As I’m often saying: once is happenstance, twice is coincidence, but three times is enemy action a sign. And here, we have four relationships that all ended at about the point where people were talking about future plans… futures that you, clearly, don’t seem to have been that interested in.
What I’m not seeing are what I would call red flags. Your most recent ex not liking your friends is potentially troubling, sure. But at the same time, it follows the same trend of “things as what restrict my freedom” and so it’s hard not to think that maybe, just maybe, this wasn’t nearly as significant an issue as you’ve made it sound.
In fact, I’m wondering if that’s the issue here – that you’re worried about some nebulous loss of “freedom” if you were to settle down with someone. That’s something worth digging into. What, precisely, are you afraid that you’d be giving up or losing if you were to settle down and commit to somebody? Are you worried about not being able to travel? Not having time to spend with your friends (or the ‘freedom’ to do so)? Never experiencing NRE with a new partner?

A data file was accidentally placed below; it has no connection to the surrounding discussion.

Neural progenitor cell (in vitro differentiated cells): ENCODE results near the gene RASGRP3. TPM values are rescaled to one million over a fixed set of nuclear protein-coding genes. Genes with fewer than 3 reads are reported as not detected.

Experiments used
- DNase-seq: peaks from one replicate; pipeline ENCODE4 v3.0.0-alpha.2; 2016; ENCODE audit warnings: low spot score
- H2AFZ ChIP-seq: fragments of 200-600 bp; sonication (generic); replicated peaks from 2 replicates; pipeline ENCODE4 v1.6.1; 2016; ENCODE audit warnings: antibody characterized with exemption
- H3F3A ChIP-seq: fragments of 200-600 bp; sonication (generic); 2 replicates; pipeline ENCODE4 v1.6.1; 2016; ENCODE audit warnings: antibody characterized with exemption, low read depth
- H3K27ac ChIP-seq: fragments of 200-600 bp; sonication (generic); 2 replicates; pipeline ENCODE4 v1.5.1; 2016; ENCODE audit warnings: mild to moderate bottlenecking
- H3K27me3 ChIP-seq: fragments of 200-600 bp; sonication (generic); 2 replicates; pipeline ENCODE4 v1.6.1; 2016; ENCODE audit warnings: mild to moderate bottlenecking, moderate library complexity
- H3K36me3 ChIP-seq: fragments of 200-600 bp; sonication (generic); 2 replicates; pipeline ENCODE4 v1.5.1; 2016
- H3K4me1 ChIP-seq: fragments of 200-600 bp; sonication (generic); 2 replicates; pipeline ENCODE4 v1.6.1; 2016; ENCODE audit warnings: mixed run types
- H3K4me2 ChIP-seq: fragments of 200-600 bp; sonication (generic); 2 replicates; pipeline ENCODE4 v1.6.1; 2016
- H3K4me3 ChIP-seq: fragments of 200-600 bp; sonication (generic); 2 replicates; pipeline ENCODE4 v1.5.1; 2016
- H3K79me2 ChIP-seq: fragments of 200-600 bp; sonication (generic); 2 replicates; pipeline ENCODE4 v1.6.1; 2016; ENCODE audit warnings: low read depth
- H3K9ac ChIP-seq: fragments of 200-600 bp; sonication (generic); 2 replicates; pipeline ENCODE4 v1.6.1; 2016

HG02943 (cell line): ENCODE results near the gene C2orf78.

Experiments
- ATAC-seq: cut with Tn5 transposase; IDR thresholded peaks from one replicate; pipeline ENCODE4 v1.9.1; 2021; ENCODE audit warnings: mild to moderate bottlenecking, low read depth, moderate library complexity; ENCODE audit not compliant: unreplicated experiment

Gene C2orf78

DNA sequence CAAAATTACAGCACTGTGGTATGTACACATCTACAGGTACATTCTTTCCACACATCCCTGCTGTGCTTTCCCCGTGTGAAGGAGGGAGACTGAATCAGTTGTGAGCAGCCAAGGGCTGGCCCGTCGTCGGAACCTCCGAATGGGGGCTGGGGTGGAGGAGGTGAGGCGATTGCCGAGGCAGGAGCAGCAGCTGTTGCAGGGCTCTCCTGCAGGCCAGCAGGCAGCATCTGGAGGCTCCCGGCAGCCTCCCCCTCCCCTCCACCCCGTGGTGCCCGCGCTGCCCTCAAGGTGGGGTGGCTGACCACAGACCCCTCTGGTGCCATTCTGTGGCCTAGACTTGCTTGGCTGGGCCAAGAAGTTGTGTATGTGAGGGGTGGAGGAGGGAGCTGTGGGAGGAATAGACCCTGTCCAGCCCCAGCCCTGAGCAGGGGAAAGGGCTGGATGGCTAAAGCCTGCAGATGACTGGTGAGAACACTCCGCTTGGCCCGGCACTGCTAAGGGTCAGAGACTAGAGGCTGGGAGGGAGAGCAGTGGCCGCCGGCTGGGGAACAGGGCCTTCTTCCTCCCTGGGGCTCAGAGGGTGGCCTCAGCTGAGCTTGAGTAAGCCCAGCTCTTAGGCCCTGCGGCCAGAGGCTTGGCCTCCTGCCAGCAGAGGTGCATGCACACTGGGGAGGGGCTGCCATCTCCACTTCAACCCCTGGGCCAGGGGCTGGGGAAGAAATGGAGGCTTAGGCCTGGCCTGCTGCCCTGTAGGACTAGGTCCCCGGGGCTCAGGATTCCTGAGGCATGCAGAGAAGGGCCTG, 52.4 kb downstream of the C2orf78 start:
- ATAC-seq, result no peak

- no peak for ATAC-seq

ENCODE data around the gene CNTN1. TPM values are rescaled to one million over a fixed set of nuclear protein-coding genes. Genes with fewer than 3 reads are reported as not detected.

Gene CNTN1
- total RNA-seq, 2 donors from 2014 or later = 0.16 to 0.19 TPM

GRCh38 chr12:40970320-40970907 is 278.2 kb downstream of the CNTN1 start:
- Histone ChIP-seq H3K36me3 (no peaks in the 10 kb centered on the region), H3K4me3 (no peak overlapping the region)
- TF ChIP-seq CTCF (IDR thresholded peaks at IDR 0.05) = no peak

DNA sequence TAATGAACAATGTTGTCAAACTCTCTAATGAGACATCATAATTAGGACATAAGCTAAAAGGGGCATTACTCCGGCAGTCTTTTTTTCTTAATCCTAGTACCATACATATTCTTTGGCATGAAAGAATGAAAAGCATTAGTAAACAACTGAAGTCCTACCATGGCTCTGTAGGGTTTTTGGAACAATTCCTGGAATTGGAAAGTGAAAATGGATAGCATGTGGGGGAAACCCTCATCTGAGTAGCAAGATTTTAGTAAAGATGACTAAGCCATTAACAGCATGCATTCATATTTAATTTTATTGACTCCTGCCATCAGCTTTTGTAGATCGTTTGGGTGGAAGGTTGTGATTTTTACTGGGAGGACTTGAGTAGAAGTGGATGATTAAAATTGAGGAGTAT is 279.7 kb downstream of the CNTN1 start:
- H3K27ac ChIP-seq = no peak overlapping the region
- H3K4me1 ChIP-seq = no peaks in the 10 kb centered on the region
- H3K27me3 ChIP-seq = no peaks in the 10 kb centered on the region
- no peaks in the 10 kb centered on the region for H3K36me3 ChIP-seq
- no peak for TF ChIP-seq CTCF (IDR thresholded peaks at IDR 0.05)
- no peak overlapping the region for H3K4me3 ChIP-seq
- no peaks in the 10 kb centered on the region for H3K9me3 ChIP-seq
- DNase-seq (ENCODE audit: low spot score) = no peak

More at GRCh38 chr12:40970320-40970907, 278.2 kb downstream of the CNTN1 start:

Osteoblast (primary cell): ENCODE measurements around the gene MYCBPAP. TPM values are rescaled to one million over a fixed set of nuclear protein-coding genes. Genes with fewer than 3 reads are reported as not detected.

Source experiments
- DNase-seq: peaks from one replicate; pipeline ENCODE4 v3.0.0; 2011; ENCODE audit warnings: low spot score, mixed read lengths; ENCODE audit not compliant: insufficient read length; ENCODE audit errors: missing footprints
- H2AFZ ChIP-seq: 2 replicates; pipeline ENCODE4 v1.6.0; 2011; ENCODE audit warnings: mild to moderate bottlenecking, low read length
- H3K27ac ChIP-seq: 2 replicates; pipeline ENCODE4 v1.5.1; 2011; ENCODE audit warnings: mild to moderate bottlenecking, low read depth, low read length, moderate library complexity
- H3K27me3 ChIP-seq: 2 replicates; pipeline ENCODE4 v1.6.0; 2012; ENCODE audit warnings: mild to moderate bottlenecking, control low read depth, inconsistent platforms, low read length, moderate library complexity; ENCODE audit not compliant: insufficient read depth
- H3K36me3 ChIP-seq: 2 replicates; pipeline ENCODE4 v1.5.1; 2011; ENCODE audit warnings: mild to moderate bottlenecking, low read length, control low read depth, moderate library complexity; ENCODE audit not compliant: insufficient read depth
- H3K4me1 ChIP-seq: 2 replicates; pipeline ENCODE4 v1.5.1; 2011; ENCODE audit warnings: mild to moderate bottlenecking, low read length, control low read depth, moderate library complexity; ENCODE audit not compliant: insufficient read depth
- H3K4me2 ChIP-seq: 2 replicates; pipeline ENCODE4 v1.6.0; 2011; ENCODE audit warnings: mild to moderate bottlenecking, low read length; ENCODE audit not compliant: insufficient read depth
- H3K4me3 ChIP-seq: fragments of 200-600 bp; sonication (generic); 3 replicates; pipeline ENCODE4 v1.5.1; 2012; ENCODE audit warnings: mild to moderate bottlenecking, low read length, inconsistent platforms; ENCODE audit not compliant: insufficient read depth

Those are things that you don’t necessarily have to give up, you know. The thing about relationships is that you can build in space for those things. You can partner with someone who wants to travel and go on adventures with you. You can make sure to carve out time for you and your friends to have your own space, just as your future partner can have time and space to go do things with her friends. And, of course, monogamy and exclusivity are things that you don’t necessarily need to give up either.
Now, I’m not saying this in order to convince you that settling down and partnering up for good is the way to go. What I am saying is that it’s worth exploring just why you keep repeating these patterns and what it may say about either you or where your head is at with these relationships. Recognizing the pattern is the first step to breaking them, after all.